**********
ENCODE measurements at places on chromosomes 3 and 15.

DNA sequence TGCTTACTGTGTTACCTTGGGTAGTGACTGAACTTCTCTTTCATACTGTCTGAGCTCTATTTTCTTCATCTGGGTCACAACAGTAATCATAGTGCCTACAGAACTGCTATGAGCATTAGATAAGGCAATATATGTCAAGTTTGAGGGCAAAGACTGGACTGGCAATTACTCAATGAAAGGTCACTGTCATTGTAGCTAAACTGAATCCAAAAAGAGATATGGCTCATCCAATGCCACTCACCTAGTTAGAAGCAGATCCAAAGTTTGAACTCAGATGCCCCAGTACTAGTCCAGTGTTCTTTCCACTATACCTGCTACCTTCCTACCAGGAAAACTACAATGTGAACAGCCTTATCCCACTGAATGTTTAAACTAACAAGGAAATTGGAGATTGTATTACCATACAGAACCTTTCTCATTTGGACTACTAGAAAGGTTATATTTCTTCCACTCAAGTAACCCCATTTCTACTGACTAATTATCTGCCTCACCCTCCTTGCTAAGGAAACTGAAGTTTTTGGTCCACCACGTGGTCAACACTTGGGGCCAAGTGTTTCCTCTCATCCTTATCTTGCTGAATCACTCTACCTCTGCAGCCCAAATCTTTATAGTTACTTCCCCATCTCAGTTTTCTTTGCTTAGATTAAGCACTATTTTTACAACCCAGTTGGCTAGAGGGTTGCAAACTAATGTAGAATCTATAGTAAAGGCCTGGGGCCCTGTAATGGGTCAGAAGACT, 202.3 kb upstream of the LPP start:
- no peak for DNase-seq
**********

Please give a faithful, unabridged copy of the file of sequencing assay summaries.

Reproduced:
ENCODE measurements at places on chromosomes 3 and 15.

DNA sequence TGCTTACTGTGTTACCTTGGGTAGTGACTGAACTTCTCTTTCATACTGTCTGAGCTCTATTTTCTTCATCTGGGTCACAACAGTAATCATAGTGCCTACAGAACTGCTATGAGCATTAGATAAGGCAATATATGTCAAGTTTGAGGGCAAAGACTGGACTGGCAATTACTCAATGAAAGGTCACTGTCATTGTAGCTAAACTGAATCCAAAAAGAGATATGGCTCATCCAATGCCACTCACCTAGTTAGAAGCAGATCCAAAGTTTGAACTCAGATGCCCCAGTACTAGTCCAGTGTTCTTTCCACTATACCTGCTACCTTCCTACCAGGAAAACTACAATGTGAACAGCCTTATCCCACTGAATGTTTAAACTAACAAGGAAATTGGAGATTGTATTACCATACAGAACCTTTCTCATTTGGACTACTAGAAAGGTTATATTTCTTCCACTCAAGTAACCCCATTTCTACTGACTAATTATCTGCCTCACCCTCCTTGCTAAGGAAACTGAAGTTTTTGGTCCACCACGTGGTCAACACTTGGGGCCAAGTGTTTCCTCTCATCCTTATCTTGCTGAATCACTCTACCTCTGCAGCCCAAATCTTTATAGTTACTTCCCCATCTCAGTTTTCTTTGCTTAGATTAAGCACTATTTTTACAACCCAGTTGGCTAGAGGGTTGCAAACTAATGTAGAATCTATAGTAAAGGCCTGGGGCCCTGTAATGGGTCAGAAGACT, 202.3 kb upstream of the LPP start:
- no peak for DNase-seq